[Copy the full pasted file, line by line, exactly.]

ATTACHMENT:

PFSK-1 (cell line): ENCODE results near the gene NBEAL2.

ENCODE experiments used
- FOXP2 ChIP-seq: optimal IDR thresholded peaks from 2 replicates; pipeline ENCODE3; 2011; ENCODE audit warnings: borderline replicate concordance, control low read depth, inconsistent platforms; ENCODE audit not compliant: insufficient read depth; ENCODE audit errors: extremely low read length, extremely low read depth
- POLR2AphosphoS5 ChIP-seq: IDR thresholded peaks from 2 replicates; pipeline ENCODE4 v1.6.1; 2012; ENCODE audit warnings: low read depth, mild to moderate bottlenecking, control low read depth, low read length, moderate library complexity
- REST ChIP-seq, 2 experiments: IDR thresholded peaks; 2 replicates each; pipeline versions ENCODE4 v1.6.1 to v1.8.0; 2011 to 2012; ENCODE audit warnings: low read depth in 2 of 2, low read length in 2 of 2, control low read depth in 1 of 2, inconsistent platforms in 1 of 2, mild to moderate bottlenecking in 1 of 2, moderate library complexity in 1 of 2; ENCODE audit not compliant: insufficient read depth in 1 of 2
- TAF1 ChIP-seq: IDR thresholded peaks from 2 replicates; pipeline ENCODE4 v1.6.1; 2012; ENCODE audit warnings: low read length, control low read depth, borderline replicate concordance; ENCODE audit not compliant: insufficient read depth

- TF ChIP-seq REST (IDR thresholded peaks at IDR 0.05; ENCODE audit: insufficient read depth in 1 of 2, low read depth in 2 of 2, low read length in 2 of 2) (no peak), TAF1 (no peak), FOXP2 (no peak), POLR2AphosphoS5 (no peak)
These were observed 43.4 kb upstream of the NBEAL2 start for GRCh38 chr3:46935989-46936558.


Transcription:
PFSK-1 (cell line): ENCODE results near the gene NBEAL2.

ENCODE experiments used
- FOXP2 ChIP-seq: optimal IDR thresholded peaks from 2 replicates; pipeline ENCODE3; 2011; ENCODE audit warnings: borderline replicate concordance, control low read depth, inconsistent platforms; ENCODE audit not compliant: insufficient read depth; ENCODE audit errors: extremely low read length, extremely low read depth
- POLR2AphosphoS5 ChIP-seq: IDR thresholded peaks from 2 replicates; pipeline ENCODE4 v1.6.1; 2012; ENCODE audit warnings: low read depth, mild to moderate bottlenecking, control low read depth, low read length, moderate library complexity
- REST ChIP-seq, 2 experiments: IDR thresholded peaks; 2 replicates each; pipeline versions ENCODE4 v1.6.1 to v1.8.0; 2011 to 2012; ENCODE audit warnings: low read depth in 2 of 2, low read length in 2 of 2, control low read depth in 1 of 2, inconsistent platforms in 1 of 2, mild to moderate bottlenecking in 1 of 2, moderate library complexity in 1 of 2; ENCODE audit not compliant: insufficient read depth in 1 of 2
- TAF1 ChIP-seq: IDR thresholded peaks from 2 replicates; pipeline ENCODE4 v1.6.1; 2012; ENCODE audit warnings: low read length, control low read depth, borderline replicate concordance; ENCODE audit not compliant: insufficient read depth

- TF ChIP-seq REST (IDR thresholded peaks at IDR 0.05; ENCODE audit: insufficient read depth in 1 of 2, low read depth in 2 of 2, low read length in 2 of 2) (no peak), TAF1 (no peak), FOXP2 (no peak), POLR2AphosphoS5 (no peak)
These were observed 43.4 kb upstream of the NBEAL2 start for GRCh38 chr3:46935989-46936558.